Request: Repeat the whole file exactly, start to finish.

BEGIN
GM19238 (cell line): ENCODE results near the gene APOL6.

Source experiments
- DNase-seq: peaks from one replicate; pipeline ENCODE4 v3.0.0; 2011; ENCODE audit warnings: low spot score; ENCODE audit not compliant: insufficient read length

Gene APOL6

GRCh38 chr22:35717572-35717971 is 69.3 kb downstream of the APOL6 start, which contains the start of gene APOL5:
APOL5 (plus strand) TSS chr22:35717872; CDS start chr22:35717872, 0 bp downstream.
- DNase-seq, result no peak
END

GM19238 (cell line): ENCODE results near the gene APOL6.

Source experiments
- DNase-seq: peaks from one replicate; pipeline ENCODE4 v3.0.0; 2011; ENCODE audit warnings: low spot score; ENCODE audit not compliant: insufficient read length

Gene APOL6

GRCh38 chr22:35717572-35717971 is 69.3 kb downstream of the APOL6 start, which contains the start of gene APOL5:
APOL5 (plus strand) TSS chr22:35717872; CDS start chr22:35717872, 0 bp downstream.
- DNase-seq, result no peak